Review Summary: Summary: Showbread returns with an excellent batch songs that diversify their signature “raw rock” sound.
To summarize the overall sound of Showbread can be difficult. In fact, from album to album, Showbread usually majorly changes their overall sound. Their debut album No Sir, Nihilism Is Not Practical
received high praise for its unique blend of harsh vocals and singing over hard rock guitars and synthesizers. Age of Reptiles
is often considered the band’s worst album, offering a more stripped-down and simple sound than their previous work and almost no screaming. Anorexia Nervosa
was a double-disc concept album. The first disc featured some of their darker work blended with vocal overlays, heavy amounts of effects, and industrial elements, similar to bands like Nine Inch Nails or old Ministry. The second disc was more like Reptiles
but kept some of their newfound industrial sound. It also brought back the screaming, using it frequently and effectively. So, where does that bring us to now? The core sound of this cd is a mix of all Showbread’s previous efforts. It features heavy guitars (and some nice solos), clean vocals blended seamlessly with the harsh vocals, and an actually awesome keytar.
After the short intro track, the album goes headlong into “Nothing Matters Anymore”, which features an intro that lasts mere seconds until you are hit with harsh vocals, an obnoxious guitar riff and a compressed drum loop. It transitions smoothly into the smoother chorus. The second verse begins with clean vocals until it stops abruptly for the main riff, then goes back to the sound of the first verse. It features a nice guitar solo and a nice bridge that has a very powerful feel to it.
The next standout track, “Out Of My Mind” kicks off with a very classic rock styled riff similar to AC/DC. The keytar and wah effect on the guitar in the verses are nice, too. The chorus is very catchy and some great lyrics. Although I don’t want to make two comparisons to the same band on a song, the guitar solo is very similar Angus Young’s style.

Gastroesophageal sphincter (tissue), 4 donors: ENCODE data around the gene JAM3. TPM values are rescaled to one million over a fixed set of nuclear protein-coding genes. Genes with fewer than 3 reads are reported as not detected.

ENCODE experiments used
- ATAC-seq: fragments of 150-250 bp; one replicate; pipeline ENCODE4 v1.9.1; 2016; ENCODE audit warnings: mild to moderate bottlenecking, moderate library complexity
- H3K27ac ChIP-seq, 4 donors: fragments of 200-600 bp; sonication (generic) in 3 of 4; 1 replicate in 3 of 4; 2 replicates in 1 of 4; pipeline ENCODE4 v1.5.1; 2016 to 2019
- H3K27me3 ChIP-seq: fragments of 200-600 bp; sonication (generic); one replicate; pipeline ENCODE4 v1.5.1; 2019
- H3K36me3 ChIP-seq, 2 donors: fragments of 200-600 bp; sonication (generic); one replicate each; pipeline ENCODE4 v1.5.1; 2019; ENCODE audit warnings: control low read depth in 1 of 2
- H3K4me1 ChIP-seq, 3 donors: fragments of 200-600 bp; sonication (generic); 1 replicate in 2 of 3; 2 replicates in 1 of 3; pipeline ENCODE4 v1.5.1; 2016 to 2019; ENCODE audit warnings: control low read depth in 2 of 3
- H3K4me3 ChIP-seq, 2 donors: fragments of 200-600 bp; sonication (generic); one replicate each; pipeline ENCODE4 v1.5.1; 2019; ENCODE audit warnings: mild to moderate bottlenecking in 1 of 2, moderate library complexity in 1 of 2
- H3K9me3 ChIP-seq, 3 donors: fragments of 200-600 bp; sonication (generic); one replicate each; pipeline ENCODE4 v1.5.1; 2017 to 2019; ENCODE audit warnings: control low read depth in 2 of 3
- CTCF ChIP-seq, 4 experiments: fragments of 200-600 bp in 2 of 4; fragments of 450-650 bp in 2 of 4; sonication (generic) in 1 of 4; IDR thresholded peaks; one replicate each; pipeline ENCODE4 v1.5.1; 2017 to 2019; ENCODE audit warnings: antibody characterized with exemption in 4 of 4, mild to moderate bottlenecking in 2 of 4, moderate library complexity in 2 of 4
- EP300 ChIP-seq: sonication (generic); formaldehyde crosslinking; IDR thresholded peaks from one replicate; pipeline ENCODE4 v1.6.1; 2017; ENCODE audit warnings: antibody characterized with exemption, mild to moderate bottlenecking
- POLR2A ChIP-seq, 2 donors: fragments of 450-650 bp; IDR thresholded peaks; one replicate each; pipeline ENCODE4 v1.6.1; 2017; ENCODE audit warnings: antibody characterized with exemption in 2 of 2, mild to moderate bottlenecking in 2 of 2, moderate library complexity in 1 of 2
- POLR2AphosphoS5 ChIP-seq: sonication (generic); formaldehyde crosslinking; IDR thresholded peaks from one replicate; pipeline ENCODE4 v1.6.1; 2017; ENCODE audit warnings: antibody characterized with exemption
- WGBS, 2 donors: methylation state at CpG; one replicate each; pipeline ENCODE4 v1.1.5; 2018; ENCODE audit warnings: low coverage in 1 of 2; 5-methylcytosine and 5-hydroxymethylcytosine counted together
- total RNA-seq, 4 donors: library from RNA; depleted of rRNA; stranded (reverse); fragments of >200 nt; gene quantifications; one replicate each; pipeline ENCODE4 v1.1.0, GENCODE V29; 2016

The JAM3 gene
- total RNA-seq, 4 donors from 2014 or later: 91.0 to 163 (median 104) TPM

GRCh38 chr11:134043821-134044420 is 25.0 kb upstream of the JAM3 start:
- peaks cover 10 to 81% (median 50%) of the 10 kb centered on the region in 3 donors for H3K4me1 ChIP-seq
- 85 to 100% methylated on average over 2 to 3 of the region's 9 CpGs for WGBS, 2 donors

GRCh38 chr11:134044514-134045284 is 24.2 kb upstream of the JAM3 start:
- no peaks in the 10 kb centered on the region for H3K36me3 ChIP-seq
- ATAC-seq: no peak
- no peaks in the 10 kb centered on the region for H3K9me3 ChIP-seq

“The Great Emasculation” is one of my favorites. It is very fast, features synthesizers through the whole song, and almost no clean vocals. The guitar part in the chorus reminds me of “The Hand That Feeds” by Nine Inch Nails. With about a minute left it has a weird synthesizer and guitar solo in which both instruments are playing random notes.
“Shepherd, No Sheep” has a very 70’s or 80’s ballad feel to it. The guitar work is very good in this song. The lyrics can be very good (first verse, second verse, chorus) or really stupid (bridge).
"Let There Be Raw" is one of the most cheesy, stupid songs on the cd. But who cares? I love it. Why? It has to be one of the most fun tracks on the cd and is probably the best song to point out what raw rock really is.
The title track, “The Fear of God” is very soft and kind of creepy. It is a slow-building track that is over six minutes in length. The lyrics are beautiful to this song. I’m not going to quote anything because it I can’t pick a small section to put here. About 3/5 through the song the lyrics go from horribly depressing to showing comfort in God. Overall, it’s amazingly good and is my favorite track off the album.
The last track “Until We Meet Again” is kind of a continuation of the last track. It is another straight-up worship track that has fantastic lyrics, which are all loosely derived from Bible passages. After it’s over, about forty-five seconds of city noise follow to carry out the album.
The album is not without fault, however. While there isn’t a bad song here, some of the songs run together, especially after “Let There Be Raw”. And, also touched on earlier, although the lyrics can be fantastic, they can also be kind of boring at points, such as “Vehement” or "Let There Be Raw".